Tuesday, November 04, 2008

Don't you love my mirror photography?

There's at least one great thing about living on an Indian reservation where there's almost zero interest in national politics (I haven't seen a single sign for either presidential candidate on the entire reservation): when you show up to vote, the number of poll workers will almost certainly outnumber the amount of people waiting in line. This morning, Papaya Daddy & I were the lone voters, with about 10 workers at the polling station to help us along. It still felt good to be a part of the national democratic process, however.

Happy voting day, America!

Sunday, November 02, 2008

Daddy-son adventure time

We missed church today, since the Banana was down with a diarrheal illness yesterday & we didn't want to infect anybody (she seems much better today).

Papaya Daddy was going a little stir crazy by lunch time today so, as I put the two girls down for naps, he & the Papaya headed off in our car to find a nice place to do some hiking.

It's fun to see them go off together to pursue adventure, even with the inevitable (but slight)worry I can't help bearing (two adventure-loving males together). I'm sure they'll come home having had a wonderful and exciting time.

Last Saturday, we headed off with our church friends to the edge of Third Mesa for a cookout. About half the group headed over the edge of the mesa for a hike/rock scramble. They had a wonderful time, & Papaya Daddy was blown away by how agile and reasonable the Papaya was in his climbing. He had confidence and skill, but stayed away from ledges & dangerous situations. We were both proud of him, and I'm sure it was the beginning of many heart pounding adventures to come for the Papaya & his Daddy. Sometimes, as a mother, you'd just rather not look or know.

See the Papaya stuck to the steep rock?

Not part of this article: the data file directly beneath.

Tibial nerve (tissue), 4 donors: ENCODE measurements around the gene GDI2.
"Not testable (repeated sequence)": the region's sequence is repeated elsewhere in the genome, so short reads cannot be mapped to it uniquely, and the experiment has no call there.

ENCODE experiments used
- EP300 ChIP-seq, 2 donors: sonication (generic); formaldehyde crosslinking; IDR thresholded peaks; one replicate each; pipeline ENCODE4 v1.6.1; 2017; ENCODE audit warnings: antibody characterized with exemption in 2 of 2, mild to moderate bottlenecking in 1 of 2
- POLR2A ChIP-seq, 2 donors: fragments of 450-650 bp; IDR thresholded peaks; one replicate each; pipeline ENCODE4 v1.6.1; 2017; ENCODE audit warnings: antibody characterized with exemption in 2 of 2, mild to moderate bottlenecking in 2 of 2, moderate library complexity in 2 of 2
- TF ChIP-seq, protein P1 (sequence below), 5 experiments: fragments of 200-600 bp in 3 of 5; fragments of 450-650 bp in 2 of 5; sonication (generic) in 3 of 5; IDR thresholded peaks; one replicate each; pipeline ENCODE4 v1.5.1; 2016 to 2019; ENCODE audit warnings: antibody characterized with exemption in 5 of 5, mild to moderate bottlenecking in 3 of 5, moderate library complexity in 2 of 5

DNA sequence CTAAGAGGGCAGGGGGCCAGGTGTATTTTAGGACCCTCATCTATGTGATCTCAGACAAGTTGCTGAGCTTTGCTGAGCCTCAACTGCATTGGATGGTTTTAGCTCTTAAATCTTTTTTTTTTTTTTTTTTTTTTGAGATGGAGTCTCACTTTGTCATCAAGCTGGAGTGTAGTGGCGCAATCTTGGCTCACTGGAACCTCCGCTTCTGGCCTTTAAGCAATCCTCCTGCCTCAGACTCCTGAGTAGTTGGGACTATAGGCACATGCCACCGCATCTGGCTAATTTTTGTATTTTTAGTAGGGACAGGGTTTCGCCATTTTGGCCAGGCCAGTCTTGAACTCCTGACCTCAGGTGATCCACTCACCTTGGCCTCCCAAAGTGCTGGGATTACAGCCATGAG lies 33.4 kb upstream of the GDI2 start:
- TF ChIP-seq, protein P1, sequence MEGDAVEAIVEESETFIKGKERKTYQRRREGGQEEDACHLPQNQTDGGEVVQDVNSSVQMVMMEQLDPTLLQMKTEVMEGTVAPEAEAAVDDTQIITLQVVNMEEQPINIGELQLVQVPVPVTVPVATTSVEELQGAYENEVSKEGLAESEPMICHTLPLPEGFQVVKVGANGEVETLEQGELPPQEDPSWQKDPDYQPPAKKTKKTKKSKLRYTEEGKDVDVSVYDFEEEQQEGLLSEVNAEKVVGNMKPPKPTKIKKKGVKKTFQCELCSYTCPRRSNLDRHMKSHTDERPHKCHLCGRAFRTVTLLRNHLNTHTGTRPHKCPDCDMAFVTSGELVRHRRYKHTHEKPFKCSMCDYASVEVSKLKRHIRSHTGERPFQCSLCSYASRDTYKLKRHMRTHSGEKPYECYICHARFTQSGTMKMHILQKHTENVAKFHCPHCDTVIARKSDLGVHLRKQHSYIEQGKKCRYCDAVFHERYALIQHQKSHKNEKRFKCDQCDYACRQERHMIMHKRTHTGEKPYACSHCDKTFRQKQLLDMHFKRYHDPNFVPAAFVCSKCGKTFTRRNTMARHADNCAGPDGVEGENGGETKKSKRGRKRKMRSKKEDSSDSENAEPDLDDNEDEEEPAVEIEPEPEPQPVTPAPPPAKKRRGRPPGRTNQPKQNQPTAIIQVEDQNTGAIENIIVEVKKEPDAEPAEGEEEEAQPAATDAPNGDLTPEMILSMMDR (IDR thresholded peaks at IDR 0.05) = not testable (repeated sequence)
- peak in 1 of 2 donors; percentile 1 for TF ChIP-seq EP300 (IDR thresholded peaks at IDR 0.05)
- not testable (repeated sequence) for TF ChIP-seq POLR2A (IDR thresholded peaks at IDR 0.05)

We've heard that this is one of the caves that the Hopi used to hide out in to keep their kids from being taken away to government boarding school about 100 years ago (it used to be mandatory, and some of the parents who resisted were actually taken to Alcatraz!). Evidently it doesn't have much in it now except for rat poop (yes, they explored it).

Here's a just plain gorgeous picture, professionly taken by Papaya Daddy:

Wednesday, October 22, 2008

Lost in Translation

They say that you've really mastered a foreign language when you begin to understand humor in that language.

If that's true, then I haven't quite mastered my kids' language yet.

Breakfast this morning became a joke-telling fest for the two older kids. Here are samples:


Banana: Mommy, can I tell you a joke?

Me: Sure. Tell me a joke.

Banana: How do ducks fly?

Me: How?

Banana: They flap their wings! [Ha, ha, ha, ha!!]

Me: Was that your joke?

Banana: Yes! That's silly! That makes my tummy full from laughing!

Papaya: Mommy, I have a joke.

Me: Okay, what is it?

Papaya: While I'm eating breakfast, people are being buried underground! [Ha, ha, ha, ha!]

They're a barrel of laughs, those two!

Sunday, October 19, 2008

Proof that she's a drama queen

Our car ride home from church this afternoon was suddenly interrupted with loud, shrill, and tragic crying from the Banana. It sounded like somebody had seriously hurt her.

Me: Banana, what's the matter?

Banana: [Waaahhh!] Papaya say something to me!

Me: What did he say to you?

Banana: Adagio!!!! [Waaahhhh!]

Where DO our children pick up this kind of language?!

Saturday, October 18, 2008

Because the obvious thing to do when you're having trouble keeping one blog current...

...is to create a new one!

Yes, since I was posting too frequently on this blog for my computer to keep up with me, I've created a new blog for the overflow inspiration.